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Sport

13 June, 2023

Rowing ‘masters’ show how it’s done

The Tablelands Country Rowing Club has blown their competitors out of the water at the recent Australian Masters Championship Regatta.


Mixed quad of Karen Ross, Brian Kittler, David Blair and Harmina Balch from the Tablelands Country Rowing Club who missed out on a bronze medal by 0.3 of a second.
Mixed quad of Karen Ross, Brian Kittler, David Blair and Harmina Balch from the Tablelands Country Rowing Club who missed out on a bronze medal by 0.3 of a second.

The Tablelands Country Rowing Club has blown their competitors out of the water at the recent Australian Masters Championship Regatta held in Penrith, coming home with one bronze, two silver and one gold medal.

The club was established lakeside at Lake Tinaroo and currently has around 40 members, two of which are in their 80s.

For the championship regatta last week, the club took down 10 rowers who competed in a range of different divisions including women’s and men’s quads, women’s and men’s doubles, singles and mixed doubles and quads.

The team of master rowers competed on the same course used for the Olympics in 2000.

Due to their efforts, the rowers came away with medals in four different categories including bronze for the Women’s Quad (70 plus), silver for the Mixed Quad (80 plus) and mixed doubles (80 plus) as well as gold in a composite with Toowong Rowing Club Women’s 4.

Tablelands Country Rowing Club member Karen Ross said the championship was the club’s second time competing in a masters competition.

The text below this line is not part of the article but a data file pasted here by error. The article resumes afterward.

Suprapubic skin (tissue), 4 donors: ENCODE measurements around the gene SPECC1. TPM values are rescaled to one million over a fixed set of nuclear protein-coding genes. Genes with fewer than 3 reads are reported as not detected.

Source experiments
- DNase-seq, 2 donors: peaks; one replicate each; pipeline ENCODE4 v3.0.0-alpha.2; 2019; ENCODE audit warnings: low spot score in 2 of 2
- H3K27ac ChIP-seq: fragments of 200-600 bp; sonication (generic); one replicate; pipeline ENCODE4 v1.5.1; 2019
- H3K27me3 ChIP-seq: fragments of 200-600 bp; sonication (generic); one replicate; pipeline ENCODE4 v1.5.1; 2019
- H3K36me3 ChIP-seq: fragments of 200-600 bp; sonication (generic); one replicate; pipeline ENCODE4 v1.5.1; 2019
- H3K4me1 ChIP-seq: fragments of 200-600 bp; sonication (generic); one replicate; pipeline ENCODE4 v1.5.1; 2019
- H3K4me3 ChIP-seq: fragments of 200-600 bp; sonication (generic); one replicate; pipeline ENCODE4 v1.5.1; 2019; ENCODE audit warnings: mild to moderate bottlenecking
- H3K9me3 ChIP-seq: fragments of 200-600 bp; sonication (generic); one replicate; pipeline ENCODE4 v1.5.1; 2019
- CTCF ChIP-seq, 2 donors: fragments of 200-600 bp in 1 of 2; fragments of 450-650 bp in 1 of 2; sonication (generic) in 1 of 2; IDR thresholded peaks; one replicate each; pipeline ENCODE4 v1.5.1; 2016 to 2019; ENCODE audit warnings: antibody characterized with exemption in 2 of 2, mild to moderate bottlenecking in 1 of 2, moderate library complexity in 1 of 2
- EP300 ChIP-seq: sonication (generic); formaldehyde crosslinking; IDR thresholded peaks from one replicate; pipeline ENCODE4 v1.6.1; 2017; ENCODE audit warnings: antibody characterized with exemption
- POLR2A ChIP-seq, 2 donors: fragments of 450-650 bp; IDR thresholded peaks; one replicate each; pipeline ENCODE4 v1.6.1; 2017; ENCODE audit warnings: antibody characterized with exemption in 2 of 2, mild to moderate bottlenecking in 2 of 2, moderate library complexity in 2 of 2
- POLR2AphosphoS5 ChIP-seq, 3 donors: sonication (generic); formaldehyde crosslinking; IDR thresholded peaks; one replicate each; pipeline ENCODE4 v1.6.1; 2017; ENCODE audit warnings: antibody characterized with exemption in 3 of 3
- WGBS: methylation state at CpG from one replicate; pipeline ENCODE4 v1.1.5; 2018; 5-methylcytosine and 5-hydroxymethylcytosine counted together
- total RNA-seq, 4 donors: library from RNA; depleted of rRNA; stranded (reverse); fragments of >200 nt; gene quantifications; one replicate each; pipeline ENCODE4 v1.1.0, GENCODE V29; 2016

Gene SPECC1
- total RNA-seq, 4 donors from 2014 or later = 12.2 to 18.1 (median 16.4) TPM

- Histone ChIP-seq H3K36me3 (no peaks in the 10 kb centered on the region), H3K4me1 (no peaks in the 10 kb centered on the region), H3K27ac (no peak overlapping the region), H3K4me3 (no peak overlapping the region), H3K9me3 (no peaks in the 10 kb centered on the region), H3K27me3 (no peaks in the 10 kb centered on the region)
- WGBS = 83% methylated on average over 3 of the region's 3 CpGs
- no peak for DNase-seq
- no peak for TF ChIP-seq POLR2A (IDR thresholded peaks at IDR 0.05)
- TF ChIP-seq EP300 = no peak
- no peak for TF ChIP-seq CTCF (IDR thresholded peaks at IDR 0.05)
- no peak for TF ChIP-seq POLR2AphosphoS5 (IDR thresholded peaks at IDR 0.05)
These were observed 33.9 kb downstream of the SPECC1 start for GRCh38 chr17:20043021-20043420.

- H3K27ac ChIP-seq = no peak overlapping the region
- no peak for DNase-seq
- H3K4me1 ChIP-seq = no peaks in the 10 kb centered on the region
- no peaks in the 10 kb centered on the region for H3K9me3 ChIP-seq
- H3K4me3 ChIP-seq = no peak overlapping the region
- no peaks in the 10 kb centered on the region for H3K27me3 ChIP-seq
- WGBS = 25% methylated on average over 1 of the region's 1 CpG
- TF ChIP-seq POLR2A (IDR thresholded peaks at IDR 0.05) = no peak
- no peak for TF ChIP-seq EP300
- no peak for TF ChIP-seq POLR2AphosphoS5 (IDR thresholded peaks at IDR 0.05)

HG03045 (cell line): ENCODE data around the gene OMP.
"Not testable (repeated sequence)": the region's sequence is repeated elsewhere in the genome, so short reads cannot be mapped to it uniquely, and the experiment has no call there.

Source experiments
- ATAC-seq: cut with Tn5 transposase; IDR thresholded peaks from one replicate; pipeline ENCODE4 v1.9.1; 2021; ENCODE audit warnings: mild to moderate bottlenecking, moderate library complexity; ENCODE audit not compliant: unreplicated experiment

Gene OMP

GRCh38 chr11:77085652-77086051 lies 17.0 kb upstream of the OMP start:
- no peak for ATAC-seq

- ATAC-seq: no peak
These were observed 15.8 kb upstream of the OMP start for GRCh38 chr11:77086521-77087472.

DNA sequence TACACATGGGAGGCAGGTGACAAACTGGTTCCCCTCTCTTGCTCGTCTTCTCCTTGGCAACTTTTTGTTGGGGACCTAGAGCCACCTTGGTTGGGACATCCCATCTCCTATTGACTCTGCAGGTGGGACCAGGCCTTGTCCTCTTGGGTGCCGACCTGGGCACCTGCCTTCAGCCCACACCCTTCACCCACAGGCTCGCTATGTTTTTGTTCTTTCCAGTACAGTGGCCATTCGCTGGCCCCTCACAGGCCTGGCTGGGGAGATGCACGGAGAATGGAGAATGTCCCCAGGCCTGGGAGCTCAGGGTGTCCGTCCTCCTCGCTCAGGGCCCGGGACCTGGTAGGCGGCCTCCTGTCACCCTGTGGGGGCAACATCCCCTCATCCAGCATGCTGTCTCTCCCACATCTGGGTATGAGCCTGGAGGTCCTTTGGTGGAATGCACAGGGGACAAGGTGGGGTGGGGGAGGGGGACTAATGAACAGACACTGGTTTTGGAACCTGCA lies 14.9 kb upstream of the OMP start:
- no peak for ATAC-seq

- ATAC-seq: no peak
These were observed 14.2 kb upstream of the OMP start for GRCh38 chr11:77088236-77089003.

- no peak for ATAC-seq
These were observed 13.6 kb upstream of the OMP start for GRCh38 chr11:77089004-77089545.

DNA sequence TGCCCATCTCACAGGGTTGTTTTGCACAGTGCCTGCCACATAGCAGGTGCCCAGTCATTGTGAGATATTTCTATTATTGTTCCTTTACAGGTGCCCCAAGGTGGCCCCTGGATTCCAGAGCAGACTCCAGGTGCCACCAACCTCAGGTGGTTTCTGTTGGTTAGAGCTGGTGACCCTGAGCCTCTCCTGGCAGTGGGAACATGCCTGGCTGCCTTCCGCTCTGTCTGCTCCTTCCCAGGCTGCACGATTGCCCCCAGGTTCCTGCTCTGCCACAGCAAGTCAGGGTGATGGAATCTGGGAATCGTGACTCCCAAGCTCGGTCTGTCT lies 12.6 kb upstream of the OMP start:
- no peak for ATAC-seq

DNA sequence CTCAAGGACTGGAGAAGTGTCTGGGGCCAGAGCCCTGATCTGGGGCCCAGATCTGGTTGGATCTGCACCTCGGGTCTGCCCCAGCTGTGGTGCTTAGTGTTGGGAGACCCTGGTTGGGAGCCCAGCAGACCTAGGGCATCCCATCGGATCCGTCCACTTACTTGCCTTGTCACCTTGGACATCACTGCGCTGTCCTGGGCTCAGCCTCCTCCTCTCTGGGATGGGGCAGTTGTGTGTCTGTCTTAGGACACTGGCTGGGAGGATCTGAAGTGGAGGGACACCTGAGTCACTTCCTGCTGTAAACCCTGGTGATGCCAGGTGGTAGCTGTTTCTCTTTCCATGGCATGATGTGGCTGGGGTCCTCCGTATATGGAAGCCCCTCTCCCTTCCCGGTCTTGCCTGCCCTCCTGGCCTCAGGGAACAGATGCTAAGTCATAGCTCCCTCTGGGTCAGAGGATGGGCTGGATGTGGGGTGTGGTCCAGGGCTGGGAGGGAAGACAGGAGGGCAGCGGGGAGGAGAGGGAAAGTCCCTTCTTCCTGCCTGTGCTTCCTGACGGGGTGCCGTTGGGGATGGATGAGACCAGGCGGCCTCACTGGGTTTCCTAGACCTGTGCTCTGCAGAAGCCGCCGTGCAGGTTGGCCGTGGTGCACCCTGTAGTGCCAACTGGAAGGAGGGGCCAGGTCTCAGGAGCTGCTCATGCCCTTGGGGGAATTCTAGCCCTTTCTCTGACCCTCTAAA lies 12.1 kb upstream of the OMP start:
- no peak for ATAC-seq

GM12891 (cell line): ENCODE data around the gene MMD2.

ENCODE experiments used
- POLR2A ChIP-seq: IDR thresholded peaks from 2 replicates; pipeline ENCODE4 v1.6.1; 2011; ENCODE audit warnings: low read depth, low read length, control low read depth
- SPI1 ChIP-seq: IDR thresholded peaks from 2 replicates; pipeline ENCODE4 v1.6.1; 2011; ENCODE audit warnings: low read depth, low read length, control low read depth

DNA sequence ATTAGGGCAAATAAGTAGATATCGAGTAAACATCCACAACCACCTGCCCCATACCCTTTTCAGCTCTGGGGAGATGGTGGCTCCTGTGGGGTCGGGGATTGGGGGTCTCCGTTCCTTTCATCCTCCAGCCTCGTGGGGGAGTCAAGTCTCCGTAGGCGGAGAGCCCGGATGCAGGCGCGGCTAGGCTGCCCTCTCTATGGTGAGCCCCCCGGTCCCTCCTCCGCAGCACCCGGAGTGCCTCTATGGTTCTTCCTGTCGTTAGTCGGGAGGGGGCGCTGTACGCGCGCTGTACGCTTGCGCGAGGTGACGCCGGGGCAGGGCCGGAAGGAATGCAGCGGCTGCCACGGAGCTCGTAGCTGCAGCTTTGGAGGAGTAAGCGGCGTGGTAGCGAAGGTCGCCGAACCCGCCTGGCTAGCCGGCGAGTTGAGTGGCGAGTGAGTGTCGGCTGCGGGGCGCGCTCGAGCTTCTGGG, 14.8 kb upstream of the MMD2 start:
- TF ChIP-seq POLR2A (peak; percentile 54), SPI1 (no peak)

“Two members attended in Perth a few years ago, we have also had representation at a few Queensland masters over recent years,” she said.

“Tablelands have been competitive rowers in regattas in Townsville, JCU Rowing Club and Riverway Rowing Club, which are run twice a year.

“Previously, three members competed in the Masters in Paradise in Vanuatu and the head of the Brisbane River.

“Two members travelled to Hungary for the World Rowing Masters Regatta in 2019 and are now looking forward to competing in the same Regatta in South Africa in September.”

Masters rowing is categorised into ages, beginning with A – 27 years, B – 36 years, C – 43 years, D – 50 years, it then increases in five yearly increments up to 80 years (J) before continuing in three yearly increases to M (89 years or more).

Ross said rowing is a sport that isn’t restricted by ages and many rowers compete well into their later years.

“There are others who have taken up the sport in their 30s, 40s, 50s and even 70s and the club runs an eight week learn to row course and is open

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